Pubdate: Mon, 10 Nov 2003
Source: Fort Pierce Tribune (FL)
Copyright: 2003 The E.W. Scripps Co.
Author: Derek Simmonsen, staff writer
Bookmark: (Asset Forfeiture)


FORT PIERCE -- The unmarked sedan drives slowly up Canal Terrace, looking 
like a regular car until its windshield explodes with a flash of blue and 

Its driver, Cmdr. Frank Amandro, has pulled over a car where a driver is 
suspected of drinking alcohol. Next to him is an unmarked SUV that also 
flashes blue and white as men in black vests and khaki pants talk to a man 
in a pickup truck suspected of speeding.

No one goes to jail, but tickets are passed out, driver licenses are 
checked, and when everything is complete, the SUV and the sedan shut off 
their lights and disappear into the Friday-night traffic.

The face of the new multi-agency Weed & Seed task force is sometimes 
discreet, but its effects are being felt. Since the operation launched on 
Oct. 29, the task force has made more than 115 arrests, served 61 warrants 
and leveled 33 felony charges against people, according to a police report.

"We're a prime candidate for a Weed and Seed initiative," Amandro said, 
driving through some of the city's more troubled neighborhoods. "That's why 
we're out here."

The task force is a 30-member team that combines federal agencies, such as 
the FBI, and local agencies, such as the Sheriff's Office and police. Most 
of the regular members of the force belong to the latter two groups, but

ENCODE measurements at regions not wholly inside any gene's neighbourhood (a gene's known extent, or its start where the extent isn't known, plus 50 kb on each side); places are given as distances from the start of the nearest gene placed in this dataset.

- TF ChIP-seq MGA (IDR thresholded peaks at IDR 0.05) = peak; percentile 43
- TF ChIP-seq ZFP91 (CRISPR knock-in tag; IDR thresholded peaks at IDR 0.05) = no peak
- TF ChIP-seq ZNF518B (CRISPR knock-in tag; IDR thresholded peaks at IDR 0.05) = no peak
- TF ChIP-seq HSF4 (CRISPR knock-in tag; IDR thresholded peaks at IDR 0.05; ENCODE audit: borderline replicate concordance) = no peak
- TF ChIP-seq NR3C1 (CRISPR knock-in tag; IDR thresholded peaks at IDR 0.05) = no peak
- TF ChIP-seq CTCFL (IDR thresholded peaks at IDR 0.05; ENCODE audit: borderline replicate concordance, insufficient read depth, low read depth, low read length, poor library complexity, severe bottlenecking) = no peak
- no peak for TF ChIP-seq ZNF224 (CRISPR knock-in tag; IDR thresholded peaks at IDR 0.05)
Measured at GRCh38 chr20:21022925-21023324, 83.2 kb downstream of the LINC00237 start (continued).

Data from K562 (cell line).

federal agents are only a phone call away for help, Amandro said.

So far, the task force has mainly gone after outstanding warrants (there 
are about 9,000 of them in St. Lucie County) and drug and gang activity, 
trying to push dealing off street corners. Undercover operations are 
planned in the future, such as prostitution stings and drug-buy operations, 
Amandro said.

He hopes once people in the community realize the task force is here to 
stay that they will get behind the operation, dubbed "Community Concern."

"There are decent, upstanding, hardworking people in the community here," 
Amandro said.

Police get criticism on the patrols firsthand. Early in the evening, a man 
riding a bicycle is stopped not far from Avenue D. He's detained for riding 
without a headlight at night (which is against city code), but he appears 
to act suspicious so the officers decide to question him further.

"I'm just chillin'," the young man said angrily, leaning on the bicycle. 
"I'm not out doing nothing. Why you messing with me?"

In the end, he gets a citation for the headlight and the officers leave 
again, having found no reason to suspect him of anything further.

But for every incident that does not lead to an arrest, there are others 
that do. In its first week, the task force seized roughly $48,000 worth of 
vehicles, cash, guns and narcotics.

"If this weeding operations continues . . . we will make a significant 
impact in our Weed & Seed area," wrote Chief Eugene Savage in a statement. 
"I will watch and wait to see what happens in the long run."

Sheriff Ken Mascara is equally enthusiastic about the early returns.

"These impressive accomplishments demonstrate that law enforcement is 
fulfilling its commitment to the residents of northern Fort Pierce," wrote 
Mascara in a prepared statement.

The members patrol in the Weed & Seed target area, which runs from 17th 
Street to 33rd Street and Orange Avenue to the Sheraton Plaza area. The 
task force is applying for federal money to supplement the program, but 
Amandro knows that local agencies will continue to put up the bulk of the 
funding and manpower.

He's hopeful that others will step in to work on the "seed" portion of the 
program, which aims to plant seeds of change through social service groups. 
In the meantime, the task force will continue to work -- in marked cars and 
unmarked SUVS -- to push away the "weeds," or career criminals in the city.

"We're hopefully making it harder and harder for them," he said.
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